Bernard Wilson, Retired Chief of the LA Airport Police Dept. and longtime Officer, passed away June 14 in Nashville. He was 70.
Chief Wilson headed the Airport Police from 1999 to 2005, when he retired. He was a career-long Club Member.
“The Los Angeles Airport Police mourns the passing of its esteemed retired leader, Chief Bernard J. Wilson, whose visionary leadership transformed the division from a security force into a state-certified police division,” wrote current Chief Cecil Rhambo in the department’s monthly bulletin. “Chief Wilson’s dedication and innovative approach led to the creation of specialized units such as Dignitary Protection, K-9, and Motorcycle Units. His profound impact on the department’s evolution and commitment to safety have left an indelible mark on Los Angeles International Airport (LAX) and its surrounding communities.”
“To merge his love of aviation and police work, Bernie joined the Los Angeles International Airport Police Dept.,” his widow, Diane, told Alive! “Bernie started out as a patrol officer at LAX in January 1979. He always felt that those first two years of being a Patrol Officer were the best years of his career,” she continued. “He loved going undercover, driving around the airport, going to court – he never lost a case, helping people, and especially catching the bad guys.
“Bernie was rapidly promoted through the ranks to Sergeant, Lieutenant, Captain and then Chief. During that time, he was responsible for the safety of more than 140 million travelers annually. Bernie earned and was awarded the Supervisory and Management Executive Certificates – the highest awards the California Peace Officer Standards and Training Commission offers,” she said.
Chief Wilson served as a key decision maker for numerous major crisis incidents, including airplane crashes, labor disputes, bomb threats, natural disasters, industrial accidents, major crime events, and terrorist incidents; most significantly 9-11. He instructed hundreds of Police and Security Officers from around the world in aviation security, terrorism and traveler victimization.
“Under Chief Wilson’s guidance, the Los Angeles Airport Police underwent a remarkable transformation, transitioning from a security force to a fully certified police division,” Chief Rhambo wrote. “This transition elevated the professionalism, capabilities and responsibilities of the division’s Officers … This achievement bolstered public trust and strengthened collaborative relationships with other law enforcement agencies.”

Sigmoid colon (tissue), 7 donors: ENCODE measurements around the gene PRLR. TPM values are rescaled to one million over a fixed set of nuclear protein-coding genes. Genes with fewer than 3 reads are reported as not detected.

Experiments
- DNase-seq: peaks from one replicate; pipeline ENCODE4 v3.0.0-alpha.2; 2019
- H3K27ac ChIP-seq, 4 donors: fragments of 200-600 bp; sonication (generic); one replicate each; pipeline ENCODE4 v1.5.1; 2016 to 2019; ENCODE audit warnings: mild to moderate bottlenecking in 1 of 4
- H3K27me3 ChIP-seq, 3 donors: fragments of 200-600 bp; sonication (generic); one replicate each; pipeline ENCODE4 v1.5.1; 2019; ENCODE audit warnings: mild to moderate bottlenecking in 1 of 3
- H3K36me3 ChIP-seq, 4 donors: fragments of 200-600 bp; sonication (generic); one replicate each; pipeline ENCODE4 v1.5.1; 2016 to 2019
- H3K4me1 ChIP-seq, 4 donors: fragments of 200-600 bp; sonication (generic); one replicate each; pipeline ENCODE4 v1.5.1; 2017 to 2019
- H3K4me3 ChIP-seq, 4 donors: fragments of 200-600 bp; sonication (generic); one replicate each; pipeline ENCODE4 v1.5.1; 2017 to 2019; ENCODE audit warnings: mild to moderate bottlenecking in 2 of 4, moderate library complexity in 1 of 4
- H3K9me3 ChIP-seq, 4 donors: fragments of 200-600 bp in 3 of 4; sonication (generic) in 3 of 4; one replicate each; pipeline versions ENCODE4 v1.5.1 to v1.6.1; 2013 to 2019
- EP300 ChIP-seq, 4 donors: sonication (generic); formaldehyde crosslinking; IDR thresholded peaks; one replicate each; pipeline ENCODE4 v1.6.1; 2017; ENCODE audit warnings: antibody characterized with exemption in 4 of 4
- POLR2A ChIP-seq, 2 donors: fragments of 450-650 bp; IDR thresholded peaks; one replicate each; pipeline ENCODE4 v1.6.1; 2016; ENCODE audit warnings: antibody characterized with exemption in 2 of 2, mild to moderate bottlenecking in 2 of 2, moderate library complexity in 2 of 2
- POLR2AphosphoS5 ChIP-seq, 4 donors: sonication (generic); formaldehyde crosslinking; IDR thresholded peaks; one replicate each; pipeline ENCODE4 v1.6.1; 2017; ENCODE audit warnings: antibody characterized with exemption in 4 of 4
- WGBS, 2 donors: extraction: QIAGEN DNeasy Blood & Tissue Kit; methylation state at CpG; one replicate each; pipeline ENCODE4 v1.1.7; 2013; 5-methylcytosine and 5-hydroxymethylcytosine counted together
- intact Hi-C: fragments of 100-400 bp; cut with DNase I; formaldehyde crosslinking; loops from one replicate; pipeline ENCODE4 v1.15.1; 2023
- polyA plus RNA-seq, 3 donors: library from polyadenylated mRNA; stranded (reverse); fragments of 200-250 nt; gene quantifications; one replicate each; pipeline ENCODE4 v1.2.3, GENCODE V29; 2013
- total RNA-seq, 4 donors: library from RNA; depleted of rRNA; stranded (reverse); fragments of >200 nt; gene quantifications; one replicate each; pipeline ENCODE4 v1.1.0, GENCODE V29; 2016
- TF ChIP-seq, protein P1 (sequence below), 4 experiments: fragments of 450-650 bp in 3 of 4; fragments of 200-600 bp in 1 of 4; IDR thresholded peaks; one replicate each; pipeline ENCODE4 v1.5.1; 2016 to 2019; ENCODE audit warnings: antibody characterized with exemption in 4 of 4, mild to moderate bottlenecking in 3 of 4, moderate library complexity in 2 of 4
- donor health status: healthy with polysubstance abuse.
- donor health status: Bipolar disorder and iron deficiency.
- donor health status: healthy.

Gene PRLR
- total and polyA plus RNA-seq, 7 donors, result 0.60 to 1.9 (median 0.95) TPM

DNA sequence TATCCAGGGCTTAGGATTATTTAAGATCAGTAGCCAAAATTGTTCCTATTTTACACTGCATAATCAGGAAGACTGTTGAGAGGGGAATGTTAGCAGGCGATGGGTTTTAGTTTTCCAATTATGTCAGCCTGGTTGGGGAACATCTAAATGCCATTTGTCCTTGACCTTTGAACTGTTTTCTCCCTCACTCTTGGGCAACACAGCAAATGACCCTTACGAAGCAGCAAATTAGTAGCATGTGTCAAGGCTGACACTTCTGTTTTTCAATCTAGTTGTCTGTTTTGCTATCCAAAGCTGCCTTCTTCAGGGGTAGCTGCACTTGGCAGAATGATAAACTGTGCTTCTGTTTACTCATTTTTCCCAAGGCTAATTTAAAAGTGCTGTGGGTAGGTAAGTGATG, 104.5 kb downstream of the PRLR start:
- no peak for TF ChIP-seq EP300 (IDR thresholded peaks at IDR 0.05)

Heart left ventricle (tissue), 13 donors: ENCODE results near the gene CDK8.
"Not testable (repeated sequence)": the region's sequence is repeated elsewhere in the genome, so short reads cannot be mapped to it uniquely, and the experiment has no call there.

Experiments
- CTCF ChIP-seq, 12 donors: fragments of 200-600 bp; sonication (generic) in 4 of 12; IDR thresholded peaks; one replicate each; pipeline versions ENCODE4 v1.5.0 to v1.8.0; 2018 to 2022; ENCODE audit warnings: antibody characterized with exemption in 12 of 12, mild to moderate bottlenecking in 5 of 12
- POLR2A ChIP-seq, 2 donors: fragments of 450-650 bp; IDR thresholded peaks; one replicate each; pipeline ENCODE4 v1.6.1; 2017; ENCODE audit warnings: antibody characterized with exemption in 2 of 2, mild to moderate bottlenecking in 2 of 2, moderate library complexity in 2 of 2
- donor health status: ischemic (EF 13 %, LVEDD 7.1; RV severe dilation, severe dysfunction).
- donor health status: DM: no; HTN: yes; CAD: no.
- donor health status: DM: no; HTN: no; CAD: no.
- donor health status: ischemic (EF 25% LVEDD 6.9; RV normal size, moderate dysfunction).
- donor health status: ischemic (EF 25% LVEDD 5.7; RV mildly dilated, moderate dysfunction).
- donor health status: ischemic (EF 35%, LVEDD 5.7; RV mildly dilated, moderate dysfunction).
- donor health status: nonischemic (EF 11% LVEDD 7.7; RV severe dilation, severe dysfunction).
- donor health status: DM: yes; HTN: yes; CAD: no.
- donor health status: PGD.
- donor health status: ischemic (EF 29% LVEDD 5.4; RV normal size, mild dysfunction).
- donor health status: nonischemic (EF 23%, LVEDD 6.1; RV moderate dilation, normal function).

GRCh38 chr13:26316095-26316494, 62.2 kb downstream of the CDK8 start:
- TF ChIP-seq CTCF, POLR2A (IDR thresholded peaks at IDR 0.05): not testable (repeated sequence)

Chief Rhambo continued:
“Chief Wilson implemented comprehensive training programs, emphasizing situational awareness, de-escalation techniques, and community policing strategies. By fostering strong relationships with the local community, Chief Wilson ensured that the Los Angeles Airport Police was responsive to the needs of the diverse populations it served. Chief Wilson’s legacy is one of safety, professionalism, and a dedication to building bridges between law enforcement and the community.
“The passing of Los Angeles Airport Police Chief Bernard J. Wilson leaves a significant void in the law enforcement community,” Chief Rhambo concluded. “His legacy of excellence, innovation and community engagement will continue to shape the future of the Los Angeles Airport Police leaving an enduring impact on airport security practices nationwide.”
Outside the Department
“Even though Bernie had an enviable career in law enforcement, was active in Civil Air Patrol and served in his church as a Subdeacon, he never lost sight of the fact that his family was the most important thing in life,” his widow, Diane, recalled. “Some people knew him as a Police Officer, a pilot, an enlisted man, a civil air patrol officer, a clergyman, or a family man; others knew him as a problem solver, mentor, life advice giver, a Trivial Pursuit expert (except for that sports wedge), a dinosaur, a camp director, Girl Scout leader, and a Cossack, but no matter the capacity in which you knew him, he was always there to be a friend.
Bernie Wilson was born in Preston, England on Jan 19, 1953. He served in the United States Army. He was active in Civil Air Patrol for more than 50 years and was accorded a Fellow of the Royal Aeronautical Society.
“He loved being a Club Member,” his widow, Diane, said. “He read every issue of Alive! and looked forward to receiving it.”
Celebration of Life Oct. 8
A local celebration of his life is scheduled for Sunday, Oct. 8, at the LAX Flight Path Museum, 6661 W. Imperial Highway, LA. All who knew him are invited.
A funeral was held June 21 at St. Ignatius Orthodox Church in Brentwood, Tennessee.
He always read every issue and looked forward to receiving it.
In lieu of flowers, donations be made to Officer Down, a nonprofit organization dedicated to honoring America’s fallen law enforcement officers and their families (www.odmp.org) and/or your favorite charity.
The Club sends its deepest condolences to his widow, Diane, his family,
and all those who called him Chief, friend, or both.
The Club thanks Janice Guevara, Retired, Airports, for helping us produce this obituary.